Google declined Wednesday to confirm reports that it plans to launch a censored version of its search engine in China, where its main search platform was previously blocked, along with its YouTube video platform.
"We provide a number of mobile apps in China ... [to] help Chinese developers, and have made significant investments in Chinese companies like JD.com. But we don't comment on speculation about future plans," a Google spokesperson told VOA in a statement.
The first report on the possible rollout came from The Intercept, and online news publication, which cited internal Google documents and people familiar with the purported plan.
The Intercept said the project, code-named Dragonfly, has been in development since last year. It said the project began to progress more quickly following a December meeting between Google CEO Sundar Pichai and a senior Chinese government official.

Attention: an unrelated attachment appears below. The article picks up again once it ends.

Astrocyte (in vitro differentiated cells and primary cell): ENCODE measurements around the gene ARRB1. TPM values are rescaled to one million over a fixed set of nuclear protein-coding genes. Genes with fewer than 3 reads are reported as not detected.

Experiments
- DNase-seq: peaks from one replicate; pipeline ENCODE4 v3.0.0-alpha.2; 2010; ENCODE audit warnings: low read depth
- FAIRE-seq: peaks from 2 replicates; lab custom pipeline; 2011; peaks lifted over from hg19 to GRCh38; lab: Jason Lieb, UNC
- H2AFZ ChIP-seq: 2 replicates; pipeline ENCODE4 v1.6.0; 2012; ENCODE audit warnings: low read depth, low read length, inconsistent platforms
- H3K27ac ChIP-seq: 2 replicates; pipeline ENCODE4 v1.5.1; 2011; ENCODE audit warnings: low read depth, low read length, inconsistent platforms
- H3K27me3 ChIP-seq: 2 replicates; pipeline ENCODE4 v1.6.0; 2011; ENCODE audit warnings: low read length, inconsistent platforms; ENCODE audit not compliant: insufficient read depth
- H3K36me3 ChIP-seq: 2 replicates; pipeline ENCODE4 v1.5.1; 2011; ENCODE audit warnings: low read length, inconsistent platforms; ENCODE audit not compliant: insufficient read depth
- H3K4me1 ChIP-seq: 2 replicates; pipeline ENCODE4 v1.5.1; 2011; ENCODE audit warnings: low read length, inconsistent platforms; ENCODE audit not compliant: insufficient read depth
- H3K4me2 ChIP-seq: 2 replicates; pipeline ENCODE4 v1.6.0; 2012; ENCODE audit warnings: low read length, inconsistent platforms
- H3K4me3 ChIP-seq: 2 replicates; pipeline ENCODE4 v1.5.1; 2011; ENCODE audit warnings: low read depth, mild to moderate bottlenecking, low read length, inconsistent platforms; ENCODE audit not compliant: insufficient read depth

Search terms regarding democracy, human rights and peaceful protests will be among those blacklisted in the new search engine app, the report said. It added the search engine had already been demonstrated to Chinese government officials.
The report said a final version could be introduced within six to nine months, pending approval of Chinese officials.
China's top internet regulator, the Cyberspace Administration of China, has not commented on the reported plans.
U.S. Senator Marco Rubio, a Florida Republican and former U.S. presidential candidate, posted on Twitter that Google should be given the "benefit of the doubt" but that the reported plans were still "very disturbing."
Giving benefit of the doubt until we learn more. But reading how @Google has plans to help #China set up a censored search engine is very disturbing. They won’t help @DeptofDefense keep us safe but they will help China suppress the truth? https://t.co/S0X3VemOIT— Marco Rubio (@marcorubio) August 1, 2018